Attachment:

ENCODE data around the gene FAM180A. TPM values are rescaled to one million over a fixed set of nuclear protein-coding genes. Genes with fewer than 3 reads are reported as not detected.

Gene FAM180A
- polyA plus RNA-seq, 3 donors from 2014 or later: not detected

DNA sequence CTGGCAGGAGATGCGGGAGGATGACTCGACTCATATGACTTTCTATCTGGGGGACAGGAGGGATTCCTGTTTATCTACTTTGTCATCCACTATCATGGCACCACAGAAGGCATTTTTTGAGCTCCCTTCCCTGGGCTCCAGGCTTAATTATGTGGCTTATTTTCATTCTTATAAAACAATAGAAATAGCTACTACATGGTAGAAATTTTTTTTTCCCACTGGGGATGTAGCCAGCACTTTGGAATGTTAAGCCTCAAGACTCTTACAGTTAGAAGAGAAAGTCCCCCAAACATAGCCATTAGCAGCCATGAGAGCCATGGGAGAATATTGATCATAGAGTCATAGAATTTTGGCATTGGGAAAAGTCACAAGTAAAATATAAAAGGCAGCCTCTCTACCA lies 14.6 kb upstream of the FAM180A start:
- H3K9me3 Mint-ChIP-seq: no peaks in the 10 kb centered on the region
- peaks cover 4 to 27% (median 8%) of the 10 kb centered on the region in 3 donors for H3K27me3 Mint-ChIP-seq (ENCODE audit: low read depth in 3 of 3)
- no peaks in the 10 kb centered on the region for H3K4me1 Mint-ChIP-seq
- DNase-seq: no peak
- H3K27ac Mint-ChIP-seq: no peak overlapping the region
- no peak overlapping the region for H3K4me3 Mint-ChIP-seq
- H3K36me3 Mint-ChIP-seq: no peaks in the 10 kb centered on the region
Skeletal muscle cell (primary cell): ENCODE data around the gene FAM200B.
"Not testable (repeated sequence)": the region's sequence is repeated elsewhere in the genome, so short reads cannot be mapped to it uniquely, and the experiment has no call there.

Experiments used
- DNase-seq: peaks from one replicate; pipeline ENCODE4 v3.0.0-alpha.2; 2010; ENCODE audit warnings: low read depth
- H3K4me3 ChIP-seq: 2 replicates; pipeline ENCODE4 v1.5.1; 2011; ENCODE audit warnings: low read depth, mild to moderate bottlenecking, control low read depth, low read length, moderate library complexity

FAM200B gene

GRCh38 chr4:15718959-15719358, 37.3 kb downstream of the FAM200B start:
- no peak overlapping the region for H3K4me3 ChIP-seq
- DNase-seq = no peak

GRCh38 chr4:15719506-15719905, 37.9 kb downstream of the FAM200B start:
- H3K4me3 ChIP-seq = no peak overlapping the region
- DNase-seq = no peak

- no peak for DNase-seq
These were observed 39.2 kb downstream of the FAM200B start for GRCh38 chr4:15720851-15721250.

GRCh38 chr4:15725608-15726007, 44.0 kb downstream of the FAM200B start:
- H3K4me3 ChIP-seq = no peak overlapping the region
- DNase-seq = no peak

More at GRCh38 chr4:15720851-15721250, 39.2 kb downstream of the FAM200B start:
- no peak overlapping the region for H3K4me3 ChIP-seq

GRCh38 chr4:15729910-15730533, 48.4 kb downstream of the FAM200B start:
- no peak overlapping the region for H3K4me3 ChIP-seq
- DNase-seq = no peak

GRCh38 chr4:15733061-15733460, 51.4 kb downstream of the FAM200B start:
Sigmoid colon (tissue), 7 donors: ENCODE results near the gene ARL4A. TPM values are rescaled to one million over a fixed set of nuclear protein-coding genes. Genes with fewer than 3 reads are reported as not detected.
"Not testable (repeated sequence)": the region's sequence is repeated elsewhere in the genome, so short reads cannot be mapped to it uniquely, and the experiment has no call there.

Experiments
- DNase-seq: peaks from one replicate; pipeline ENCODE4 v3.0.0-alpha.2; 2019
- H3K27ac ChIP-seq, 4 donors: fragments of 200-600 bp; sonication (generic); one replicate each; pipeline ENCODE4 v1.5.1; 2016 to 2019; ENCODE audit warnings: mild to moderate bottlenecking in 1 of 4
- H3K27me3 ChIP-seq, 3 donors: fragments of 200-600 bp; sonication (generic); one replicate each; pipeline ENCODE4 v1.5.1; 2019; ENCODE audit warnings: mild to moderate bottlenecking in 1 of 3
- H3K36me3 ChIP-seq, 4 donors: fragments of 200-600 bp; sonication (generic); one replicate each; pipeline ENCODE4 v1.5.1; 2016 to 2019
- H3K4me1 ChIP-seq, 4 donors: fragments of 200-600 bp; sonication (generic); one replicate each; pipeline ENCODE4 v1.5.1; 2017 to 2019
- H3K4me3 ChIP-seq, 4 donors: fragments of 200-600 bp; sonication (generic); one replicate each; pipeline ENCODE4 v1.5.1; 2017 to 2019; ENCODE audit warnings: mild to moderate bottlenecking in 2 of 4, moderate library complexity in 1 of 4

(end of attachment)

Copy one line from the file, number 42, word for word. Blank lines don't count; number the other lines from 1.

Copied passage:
- H3K4me1 ChIP-seq, 4 donors: fragments of 200-600 bp; sonication (generic); one replicate each; pipeline ENCODE4 v1.5.1; 2017 to 2019